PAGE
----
PSA: RTV Expires

RTV on an engine.
Hank O'Hop

Working on cars is a perpetual learning experience, even for the most decorated veterans of the shadetree mechanic creed. Even with years of experience managing my own crapcan fleet, I just learned that RTV, which stands for room temperature vulcanizing, sealant has an expiration date after doing an oil pan reseal. Unfortunately, this discovery came the hard way.

My 2010 Volkswagen GTI has been leaking a bit more oil lately, and I traced the source down to a leaky oil pan. The job is easy enough on my car, but I should have known the RTV I used went bunk by the smell and appearance of it. It smelled like rancid vinegar and had strange black fluid mixed in the gray RTV. It was certainly a little suspect and my instinct told me to get a new tube, but I forged on having found no definitive answer on RTV expiration that night.

Against my better judgment I glooped the oil pan back onto my leaky Volkswagen and let it cure for a full 24 hours before filling it with oil. Most of my oil leak subsided for a few days until my car started leaving larger and more alarming puddles of oil wherever I parked it. Clambering under the car for a quick inspection I found engine oil positively waterfalling from the edge of my oil pan, past the slight glob of RTV that squeezed out upon installation.

Nothing made sense until I touched that RTV glob. Instead of feeling like rubber, it crumbled like a peanut butter cookie. I had a major problem. RTV is supposed to cure into a rubber-gasket-like material and stay that way for years. I’ve never seen it deteriorate in this way. Clearly, the material expired, and I got to the bottom of it.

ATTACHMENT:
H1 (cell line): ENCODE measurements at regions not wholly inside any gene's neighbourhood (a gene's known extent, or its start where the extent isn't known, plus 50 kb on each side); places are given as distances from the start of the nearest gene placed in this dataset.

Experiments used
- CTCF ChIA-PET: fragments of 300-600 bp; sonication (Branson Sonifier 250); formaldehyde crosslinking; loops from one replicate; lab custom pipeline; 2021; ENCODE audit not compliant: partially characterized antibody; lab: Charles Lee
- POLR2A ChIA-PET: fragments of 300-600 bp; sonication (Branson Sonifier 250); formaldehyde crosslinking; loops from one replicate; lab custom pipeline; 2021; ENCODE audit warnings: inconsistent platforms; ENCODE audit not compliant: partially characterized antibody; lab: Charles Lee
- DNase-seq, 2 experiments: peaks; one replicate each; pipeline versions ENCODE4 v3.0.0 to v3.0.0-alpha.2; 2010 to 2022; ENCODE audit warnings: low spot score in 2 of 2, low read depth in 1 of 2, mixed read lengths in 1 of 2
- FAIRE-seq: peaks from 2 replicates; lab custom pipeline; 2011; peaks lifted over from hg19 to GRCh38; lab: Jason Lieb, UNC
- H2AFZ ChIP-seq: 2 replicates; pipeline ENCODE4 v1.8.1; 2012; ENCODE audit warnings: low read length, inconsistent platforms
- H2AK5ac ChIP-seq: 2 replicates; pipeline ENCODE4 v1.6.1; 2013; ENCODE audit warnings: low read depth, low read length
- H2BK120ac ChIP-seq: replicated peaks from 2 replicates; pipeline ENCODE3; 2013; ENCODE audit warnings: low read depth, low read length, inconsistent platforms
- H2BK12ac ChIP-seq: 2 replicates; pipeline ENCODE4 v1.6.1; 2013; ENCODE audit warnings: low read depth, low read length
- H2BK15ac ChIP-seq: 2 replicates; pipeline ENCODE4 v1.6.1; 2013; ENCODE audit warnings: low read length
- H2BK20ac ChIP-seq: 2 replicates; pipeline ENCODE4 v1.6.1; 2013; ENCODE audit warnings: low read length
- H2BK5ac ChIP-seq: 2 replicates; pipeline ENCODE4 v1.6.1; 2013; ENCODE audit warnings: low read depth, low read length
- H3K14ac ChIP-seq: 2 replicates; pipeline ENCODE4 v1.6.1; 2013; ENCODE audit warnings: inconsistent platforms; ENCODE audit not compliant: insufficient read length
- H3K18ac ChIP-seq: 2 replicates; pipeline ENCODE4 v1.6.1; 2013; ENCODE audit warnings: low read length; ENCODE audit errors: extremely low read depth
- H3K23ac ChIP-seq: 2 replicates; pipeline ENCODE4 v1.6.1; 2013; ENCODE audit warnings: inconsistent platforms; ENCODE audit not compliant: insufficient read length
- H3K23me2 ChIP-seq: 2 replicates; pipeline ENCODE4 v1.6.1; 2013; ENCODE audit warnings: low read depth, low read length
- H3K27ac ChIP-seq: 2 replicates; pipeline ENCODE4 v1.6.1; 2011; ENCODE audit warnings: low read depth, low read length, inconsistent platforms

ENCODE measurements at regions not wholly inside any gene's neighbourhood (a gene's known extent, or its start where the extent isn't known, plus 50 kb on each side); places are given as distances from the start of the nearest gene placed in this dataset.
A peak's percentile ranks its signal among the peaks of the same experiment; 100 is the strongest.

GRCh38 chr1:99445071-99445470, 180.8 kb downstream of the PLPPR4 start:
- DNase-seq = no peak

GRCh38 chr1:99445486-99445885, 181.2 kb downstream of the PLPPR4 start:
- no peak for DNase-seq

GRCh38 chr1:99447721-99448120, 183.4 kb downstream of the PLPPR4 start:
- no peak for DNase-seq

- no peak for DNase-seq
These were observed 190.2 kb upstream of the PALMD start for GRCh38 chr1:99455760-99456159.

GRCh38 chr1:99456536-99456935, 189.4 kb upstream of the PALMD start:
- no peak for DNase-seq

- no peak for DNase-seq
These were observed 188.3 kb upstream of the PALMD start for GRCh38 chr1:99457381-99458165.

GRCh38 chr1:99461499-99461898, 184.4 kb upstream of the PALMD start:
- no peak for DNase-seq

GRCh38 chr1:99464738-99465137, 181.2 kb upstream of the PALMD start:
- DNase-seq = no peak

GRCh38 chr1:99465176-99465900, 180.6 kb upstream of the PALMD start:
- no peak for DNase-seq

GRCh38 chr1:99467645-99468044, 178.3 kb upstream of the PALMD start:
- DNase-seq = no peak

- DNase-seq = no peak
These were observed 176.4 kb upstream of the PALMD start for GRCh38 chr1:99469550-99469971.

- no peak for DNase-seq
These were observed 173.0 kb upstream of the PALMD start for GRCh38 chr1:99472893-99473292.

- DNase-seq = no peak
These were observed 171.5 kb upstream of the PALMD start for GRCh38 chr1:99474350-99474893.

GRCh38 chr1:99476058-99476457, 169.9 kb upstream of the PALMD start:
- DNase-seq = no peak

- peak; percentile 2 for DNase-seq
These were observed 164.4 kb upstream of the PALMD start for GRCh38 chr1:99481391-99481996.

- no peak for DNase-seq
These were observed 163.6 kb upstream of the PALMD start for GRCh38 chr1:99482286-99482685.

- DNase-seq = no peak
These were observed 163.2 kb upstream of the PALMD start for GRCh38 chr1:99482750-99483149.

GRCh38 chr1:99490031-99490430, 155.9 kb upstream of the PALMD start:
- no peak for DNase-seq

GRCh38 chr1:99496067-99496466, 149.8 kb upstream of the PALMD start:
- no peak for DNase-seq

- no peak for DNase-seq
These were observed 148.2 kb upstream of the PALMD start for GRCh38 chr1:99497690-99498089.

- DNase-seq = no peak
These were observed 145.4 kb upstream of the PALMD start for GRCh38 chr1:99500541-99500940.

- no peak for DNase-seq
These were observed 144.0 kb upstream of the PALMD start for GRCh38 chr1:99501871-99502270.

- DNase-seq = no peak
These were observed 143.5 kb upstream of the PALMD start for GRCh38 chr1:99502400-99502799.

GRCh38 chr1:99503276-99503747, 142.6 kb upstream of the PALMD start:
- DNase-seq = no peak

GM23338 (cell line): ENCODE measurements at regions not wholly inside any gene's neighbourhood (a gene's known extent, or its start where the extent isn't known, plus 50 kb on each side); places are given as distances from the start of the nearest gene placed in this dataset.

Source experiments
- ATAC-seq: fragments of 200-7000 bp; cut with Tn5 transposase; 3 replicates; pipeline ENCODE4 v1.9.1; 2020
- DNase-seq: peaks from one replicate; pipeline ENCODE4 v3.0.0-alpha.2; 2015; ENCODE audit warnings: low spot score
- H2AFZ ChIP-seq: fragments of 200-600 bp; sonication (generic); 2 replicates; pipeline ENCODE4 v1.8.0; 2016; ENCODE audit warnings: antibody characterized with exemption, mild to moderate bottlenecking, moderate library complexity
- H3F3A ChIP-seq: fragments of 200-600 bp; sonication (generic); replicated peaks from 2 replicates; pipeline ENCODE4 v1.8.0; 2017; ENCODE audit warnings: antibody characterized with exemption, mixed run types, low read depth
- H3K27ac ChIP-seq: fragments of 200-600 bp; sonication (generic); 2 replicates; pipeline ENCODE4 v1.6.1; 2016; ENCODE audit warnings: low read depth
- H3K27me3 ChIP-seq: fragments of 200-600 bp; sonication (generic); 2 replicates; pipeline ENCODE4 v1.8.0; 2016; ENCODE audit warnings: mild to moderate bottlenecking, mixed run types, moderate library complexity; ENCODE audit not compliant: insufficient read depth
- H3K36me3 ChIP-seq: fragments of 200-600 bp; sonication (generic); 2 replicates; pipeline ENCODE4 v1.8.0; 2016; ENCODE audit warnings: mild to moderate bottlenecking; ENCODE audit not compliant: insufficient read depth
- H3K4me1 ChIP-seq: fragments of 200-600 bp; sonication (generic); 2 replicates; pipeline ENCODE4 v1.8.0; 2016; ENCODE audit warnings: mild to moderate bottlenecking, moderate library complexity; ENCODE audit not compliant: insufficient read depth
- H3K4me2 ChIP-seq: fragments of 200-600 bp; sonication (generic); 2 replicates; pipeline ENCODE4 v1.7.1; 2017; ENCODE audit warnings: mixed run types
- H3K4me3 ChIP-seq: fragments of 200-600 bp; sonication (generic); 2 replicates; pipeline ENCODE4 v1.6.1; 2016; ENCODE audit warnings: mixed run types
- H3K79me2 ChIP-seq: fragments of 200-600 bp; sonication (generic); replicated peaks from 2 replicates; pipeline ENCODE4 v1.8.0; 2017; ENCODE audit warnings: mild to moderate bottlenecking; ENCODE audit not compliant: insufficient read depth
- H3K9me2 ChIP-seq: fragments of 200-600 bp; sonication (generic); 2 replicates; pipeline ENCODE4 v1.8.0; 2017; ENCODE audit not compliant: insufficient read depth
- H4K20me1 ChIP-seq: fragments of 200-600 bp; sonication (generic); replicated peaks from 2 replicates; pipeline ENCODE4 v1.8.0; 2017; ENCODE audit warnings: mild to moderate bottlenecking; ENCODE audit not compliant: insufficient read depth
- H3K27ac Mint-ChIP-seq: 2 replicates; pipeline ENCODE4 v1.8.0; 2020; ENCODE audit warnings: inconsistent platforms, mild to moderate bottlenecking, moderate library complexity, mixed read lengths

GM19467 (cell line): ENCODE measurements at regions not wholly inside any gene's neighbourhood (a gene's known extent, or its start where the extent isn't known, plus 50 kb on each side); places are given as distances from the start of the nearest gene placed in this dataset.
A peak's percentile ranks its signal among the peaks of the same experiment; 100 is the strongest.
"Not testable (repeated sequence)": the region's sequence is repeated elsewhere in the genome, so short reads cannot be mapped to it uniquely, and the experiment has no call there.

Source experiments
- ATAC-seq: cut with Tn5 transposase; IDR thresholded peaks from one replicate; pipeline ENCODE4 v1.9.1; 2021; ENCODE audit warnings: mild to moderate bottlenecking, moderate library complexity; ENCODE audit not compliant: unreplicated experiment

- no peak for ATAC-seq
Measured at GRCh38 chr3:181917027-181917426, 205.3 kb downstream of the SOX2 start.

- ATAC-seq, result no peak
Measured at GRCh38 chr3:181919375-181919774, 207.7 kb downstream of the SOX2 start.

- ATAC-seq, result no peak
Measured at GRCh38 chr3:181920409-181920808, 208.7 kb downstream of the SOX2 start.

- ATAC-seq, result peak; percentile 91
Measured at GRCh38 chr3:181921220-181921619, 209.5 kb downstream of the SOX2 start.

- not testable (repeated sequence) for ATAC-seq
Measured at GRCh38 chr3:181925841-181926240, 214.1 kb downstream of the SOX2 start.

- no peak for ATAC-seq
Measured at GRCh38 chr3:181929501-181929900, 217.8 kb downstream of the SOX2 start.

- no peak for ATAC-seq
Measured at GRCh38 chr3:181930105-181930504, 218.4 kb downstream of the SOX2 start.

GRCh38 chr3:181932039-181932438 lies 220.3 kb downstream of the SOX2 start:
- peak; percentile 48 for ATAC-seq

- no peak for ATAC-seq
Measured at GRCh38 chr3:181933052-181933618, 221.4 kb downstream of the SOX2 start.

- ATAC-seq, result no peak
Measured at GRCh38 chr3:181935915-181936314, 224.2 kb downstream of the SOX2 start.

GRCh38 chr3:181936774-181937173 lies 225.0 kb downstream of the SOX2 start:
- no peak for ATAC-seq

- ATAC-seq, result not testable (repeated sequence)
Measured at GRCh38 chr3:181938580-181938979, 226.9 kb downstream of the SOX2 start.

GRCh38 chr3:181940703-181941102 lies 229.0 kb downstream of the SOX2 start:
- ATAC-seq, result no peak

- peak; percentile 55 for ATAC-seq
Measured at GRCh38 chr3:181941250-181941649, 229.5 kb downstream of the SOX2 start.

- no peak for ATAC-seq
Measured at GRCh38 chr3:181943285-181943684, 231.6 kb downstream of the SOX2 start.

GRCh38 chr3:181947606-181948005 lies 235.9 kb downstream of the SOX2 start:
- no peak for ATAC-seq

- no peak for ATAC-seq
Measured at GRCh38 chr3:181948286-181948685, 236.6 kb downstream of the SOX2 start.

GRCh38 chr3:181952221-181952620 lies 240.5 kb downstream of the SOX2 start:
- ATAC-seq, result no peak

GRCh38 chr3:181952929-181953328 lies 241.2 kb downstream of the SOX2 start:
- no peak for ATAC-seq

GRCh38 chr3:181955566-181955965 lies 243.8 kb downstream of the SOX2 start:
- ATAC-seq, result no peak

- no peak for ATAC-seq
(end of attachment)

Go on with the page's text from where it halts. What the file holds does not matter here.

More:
Frustratingly, Permatex doesn’t readily list shelf life for any of its automotive-grade RTV sealant. Nor is there a general consensus on the shelf life of any RTV with some touting as short as six months, while others list as long as two years, depending on storage conditions. We reached out to Permatex for clarification on expiration. 

According to Don Sutliff, Senior Product Support Specialist, “Silicone compounds have an approximately 24-month shelf life from the date of manufacture unopened.”

So there you have it. RTV does, in fact, expire.

The best guidance I can offer is to store RTV in a climate-controlled room or get a new tube every six months. Put a date on the tube and save yourself trouble when time comes to do a reseal job. I definitely could have saved myself a few hours if I had just gotten fresh sealant in the first place. 

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